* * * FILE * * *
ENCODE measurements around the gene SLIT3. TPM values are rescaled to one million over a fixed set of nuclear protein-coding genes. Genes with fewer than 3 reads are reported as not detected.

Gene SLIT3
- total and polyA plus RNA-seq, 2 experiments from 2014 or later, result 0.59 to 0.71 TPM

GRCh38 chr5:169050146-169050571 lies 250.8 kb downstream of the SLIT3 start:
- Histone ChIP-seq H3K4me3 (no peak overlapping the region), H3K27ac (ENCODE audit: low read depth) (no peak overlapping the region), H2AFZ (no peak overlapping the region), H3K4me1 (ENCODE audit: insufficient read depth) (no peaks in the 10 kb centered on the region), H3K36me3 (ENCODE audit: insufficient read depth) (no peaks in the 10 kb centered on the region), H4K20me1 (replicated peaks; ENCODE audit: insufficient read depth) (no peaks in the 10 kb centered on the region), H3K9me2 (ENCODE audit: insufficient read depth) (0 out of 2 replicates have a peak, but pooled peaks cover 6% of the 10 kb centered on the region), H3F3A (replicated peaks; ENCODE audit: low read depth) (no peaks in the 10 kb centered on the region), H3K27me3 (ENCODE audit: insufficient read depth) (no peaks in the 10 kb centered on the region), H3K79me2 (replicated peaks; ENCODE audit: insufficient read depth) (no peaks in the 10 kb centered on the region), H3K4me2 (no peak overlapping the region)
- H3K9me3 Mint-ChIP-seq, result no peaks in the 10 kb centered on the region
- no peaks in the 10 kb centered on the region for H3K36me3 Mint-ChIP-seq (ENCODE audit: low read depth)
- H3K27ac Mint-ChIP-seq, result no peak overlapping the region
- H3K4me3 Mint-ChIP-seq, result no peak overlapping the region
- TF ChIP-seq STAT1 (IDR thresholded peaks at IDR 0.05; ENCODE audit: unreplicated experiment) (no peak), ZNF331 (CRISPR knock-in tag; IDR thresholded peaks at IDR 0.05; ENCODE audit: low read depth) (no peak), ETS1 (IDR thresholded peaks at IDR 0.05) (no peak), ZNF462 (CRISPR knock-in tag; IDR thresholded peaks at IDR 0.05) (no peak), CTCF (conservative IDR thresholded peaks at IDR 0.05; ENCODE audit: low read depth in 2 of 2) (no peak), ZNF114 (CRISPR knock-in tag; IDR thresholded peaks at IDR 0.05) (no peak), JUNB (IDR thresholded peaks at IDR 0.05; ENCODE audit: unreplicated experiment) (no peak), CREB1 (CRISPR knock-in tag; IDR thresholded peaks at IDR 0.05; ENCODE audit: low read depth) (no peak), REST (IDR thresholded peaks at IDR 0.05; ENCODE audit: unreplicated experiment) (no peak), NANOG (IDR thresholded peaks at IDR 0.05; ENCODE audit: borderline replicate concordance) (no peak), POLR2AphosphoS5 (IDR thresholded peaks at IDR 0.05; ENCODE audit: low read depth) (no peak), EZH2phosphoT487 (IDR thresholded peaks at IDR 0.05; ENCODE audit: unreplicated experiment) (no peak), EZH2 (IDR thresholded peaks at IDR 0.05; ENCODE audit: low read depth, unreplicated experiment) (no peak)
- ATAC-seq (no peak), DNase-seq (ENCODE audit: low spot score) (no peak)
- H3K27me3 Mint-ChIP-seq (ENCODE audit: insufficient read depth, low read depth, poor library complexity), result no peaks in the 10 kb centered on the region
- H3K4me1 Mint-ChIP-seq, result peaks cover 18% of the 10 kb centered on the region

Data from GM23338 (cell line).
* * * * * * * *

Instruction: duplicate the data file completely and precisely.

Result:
ENCODE measurements around the gene SLIT3. TPM values are rescaled to one million over a fixed set of nuclear protein-coding genes. Genes with fewer than 3 reads are reported as not detected.

Gene SLIT3
- total and polyA plus RNA-seq, 2 experiments from 2014 or later, result 0.59 to 0.71 TPM

GRCh38 chr5:169050146-169050571 lies 250.8 kb downstream of the SLIT3 start:
- Histone ChIP-seq H3K4me3 (no peak overlapping the region), H3K27ac (ENCODE audit: low read depth) (no peak overlapping the region), H2AFZ (no peak overlapping the region), H3K4me1 (ENCODE audit: insufficient read depth) (no peaks in the 10 kb centered on the region), H3K36me3 (ENCODE audit: insufficient read depth) (no peaks in the 10 kb centered on the region), H4K20me1 (replicated peaks; ENCODE audit: insufficient read depth) (no peaks in the 10 kb centered on the region), H3K9me2 (ENCODE audit: insufficient read depth) (0 out of 2 replicates have a peak, but pooled peaks cover 6% of the 10 kb centered on the region), H3F3A (replicated peaks; ENCODE audit: low read depth) (no peaks in the 10 kb centered on the region), H3K27me3 (ENCODE audit: insufficient read depth) (no peaks in the 10 kb centered on the region), H3K79me2 (replicated peaks; ENCODE audit: insufficient read depth) (no peaks in the 10 kb centered on the region), H3K4me2 (no peak overlapping the region)
- H3K9me3 Mint-ChIP-seq, result no peaks in the 10 kb centered on the region
- no peaks in the 10 kb centered on the region for H3K36me3 Mint-ChIP-seq (ENCODE audit: low read depth)
- H3K27ac Mint-ChIP-seq, result no peak overlapping the region
- H3K4me3 Mint-ChIP-seq, result no peak overlapping the region
- TF ChIP-seq STAT1 (IDR thresholded peaks at IDR 0.05; ENCODE audit: unreplicated experiment) (no peak), ZNF331 (CRISPR knock-in tag; IDR thresholded peaks at IDR 0.05; ENCODE audit: low read depth) (no peak), ETS1 (IDR thresholded peaks at IDR 0.05) (no peak), ZNF462 (CRISPR knock-in tag; IDR thresholded peaks at IDR 0.05) (no peak), CTCF (conservative IDR thresholded peaks at IDR 0.05; ENCODE audit: low read depth in 2 of 2) (no peak), ZNF114 (CRISPR knock-in tag; IDR thresholded peaks at IDR 0.05) (no peak), JUNB (IDR thresholded peaks at IDR 0.05; ENCODE audit: unreplicated experiment) (no peak), CREB1 (CRISPR knock-in tag; IDR thresholded peaks at IDR 0.05; ENCODE audit: low read depth) (no peak), REST (IDR thresholded peaks at IDR 0.05; ENCODE audit: unreplicated experiment) (no peak), NANOG (IDR thresholded peaks at IDR 0.05; ENCODE audit: borderline replicate concordance) (no peak), POLR2AphosphoS5 (IDR thresholded peaks at IDR 0.05; ENCODE audit: low read depth) (no peak), EZH2phosphoT487 (IDR thresholded peaks at IDR 0.05; ENCODE audit: unreplicated experiment) (no peak), EZH2 (IDR thresholded peaks at IDR 0.05; ENCODE audit: low read depth, unreplicated experiment) (no peak)
- ATAC-seq (no peak), DNase-seq (ENCODE audit: low spot score) (no peak)
- H3K27me3 Mint-ChIP-seq (ENCODE audit: insufficient read depth, low read depth, poor library complexity), result no peaks in the 10 kb centered on the region
- H3K4me1 Mint-ChIP-seq, result peaks cover 18% of the 10 kb centered on the region

Data from GM23338 (cell line).